The Pentagon said Thursday it will let transgender personnel serve openly, a major milestone for America's vast military, and said it would pay for related medical treatment.
Lifting the ban on transgender service members "is the right thing to do for our people and for the force," Defense Secretary Ashton Carter said in a statement.
"We're talking about talented Americans who are serving with distinction or who want the opportunity to serve. We can't allow barriers unrelated to a person's qualifications prevent us from recruiting and retaining those who can best accomplish the mission."
Up until five years ago, the US military still banned gay troops from openly discussing their sexuality under a "Don't Ask, Don't Tell" policy.
The new transgender policy will be phased in during a one-year period, but effective immediately, the military can no longer discharge or deny reenlistment to troops based solely on their gender identity.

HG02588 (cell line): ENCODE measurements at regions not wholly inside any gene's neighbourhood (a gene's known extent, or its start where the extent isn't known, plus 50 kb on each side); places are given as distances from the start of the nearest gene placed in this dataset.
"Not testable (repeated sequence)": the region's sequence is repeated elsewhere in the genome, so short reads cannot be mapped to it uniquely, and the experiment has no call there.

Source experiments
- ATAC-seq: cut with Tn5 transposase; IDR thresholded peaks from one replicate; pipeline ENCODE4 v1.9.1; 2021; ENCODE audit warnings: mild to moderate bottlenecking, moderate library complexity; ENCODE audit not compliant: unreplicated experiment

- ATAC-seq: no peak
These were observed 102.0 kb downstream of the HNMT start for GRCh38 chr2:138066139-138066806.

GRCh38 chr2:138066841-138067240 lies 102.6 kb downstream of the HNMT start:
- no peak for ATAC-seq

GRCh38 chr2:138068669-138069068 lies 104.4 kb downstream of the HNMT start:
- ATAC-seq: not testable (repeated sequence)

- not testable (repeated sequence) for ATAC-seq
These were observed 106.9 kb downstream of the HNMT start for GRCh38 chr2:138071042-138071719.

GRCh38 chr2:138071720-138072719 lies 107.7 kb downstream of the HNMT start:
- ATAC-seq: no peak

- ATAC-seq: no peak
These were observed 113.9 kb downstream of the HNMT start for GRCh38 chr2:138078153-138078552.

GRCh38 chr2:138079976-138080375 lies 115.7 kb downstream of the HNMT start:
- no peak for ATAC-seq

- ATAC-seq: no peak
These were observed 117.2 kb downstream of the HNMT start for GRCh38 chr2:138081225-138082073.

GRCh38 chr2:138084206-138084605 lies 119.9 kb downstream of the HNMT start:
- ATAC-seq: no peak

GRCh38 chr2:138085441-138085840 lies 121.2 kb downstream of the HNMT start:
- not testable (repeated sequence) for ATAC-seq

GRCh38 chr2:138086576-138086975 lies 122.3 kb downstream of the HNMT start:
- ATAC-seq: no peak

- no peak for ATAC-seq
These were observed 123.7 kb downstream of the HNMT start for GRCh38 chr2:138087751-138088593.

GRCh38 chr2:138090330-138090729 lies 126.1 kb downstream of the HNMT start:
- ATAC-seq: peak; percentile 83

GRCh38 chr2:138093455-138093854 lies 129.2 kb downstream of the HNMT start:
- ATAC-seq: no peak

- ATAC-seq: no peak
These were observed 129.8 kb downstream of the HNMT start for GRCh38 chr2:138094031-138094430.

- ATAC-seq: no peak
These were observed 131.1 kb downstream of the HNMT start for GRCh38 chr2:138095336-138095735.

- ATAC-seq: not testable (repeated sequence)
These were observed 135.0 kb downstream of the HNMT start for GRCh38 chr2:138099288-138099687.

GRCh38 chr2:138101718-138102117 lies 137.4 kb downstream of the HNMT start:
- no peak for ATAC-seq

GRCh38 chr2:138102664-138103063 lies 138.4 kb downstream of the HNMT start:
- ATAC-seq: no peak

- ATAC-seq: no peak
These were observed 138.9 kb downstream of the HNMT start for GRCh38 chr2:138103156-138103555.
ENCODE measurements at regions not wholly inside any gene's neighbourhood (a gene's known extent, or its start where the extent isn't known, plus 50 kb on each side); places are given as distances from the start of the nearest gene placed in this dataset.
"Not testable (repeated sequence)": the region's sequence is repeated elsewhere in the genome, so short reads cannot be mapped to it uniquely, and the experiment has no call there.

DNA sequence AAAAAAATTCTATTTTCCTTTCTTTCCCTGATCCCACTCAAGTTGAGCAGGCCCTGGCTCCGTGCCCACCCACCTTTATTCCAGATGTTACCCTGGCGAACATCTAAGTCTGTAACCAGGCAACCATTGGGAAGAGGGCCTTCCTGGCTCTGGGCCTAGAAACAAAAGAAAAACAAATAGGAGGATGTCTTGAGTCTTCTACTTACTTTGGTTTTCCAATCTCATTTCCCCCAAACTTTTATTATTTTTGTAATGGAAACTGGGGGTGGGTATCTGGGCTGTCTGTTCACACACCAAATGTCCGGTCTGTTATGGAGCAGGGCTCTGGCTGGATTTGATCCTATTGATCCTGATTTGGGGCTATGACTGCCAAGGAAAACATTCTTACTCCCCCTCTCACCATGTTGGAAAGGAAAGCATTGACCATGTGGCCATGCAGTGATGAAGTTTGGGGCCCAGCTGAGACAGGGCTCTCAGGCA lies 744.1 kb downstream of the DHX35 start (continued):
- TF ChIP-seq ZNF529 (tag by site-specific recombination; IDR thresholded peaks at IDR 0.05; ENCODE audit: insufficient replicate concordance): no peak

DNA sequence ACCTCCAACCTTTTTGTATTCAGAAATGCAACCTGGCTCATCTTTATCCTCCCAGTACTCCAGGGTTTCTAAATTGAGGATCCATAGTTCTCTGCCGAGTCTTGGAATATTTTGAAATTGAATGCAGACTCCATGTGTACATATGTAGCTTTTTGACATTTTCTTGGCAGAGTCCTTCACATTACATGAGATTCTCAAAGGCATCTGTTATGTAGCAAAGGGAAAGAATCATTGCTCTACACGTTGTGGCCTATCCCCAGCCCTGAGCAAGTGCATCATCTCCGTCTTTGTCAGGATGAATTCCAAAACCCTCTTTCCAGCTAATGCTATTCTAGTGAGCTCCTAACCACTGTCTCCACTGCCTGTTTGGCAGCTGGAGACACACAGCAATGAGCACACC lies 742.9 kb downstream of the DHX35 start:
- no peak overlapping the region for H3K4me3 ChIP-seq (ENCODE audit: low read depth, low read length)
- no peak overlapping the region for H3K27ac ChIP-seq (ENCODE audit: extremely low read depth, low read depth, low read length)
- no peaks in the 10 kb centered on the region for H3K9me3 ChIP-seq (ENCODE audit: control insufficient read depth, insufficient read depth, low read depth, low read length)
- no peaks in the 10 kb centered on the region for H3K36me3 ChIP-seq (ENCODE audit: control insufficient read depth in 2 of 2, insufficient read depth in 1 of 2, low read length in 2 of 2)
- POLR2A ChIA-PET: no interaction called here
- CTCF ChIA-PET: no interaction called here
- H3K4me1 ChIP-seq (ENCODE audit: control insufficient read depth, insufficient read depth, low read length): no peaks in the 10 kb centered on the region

Transgender service members currently on duty can now serve openly.
By July 1 next year, the services will begin allowing transgender personnel to sign up, assuming they have met the necessary physical and mental standards to do so, the Pentagon said.
The US military has about 1.3 million service members.
According to a RAND study, about 2,500 of these active-duty service members are transgender, as well as about 1,500 out of approximately 825,000 reserve troops.
The military will start paying for medical treatment related to being transgender no later than October 1, Carter said.
Carter last year ordered all military roles -- including combat positions -- to be opened to women.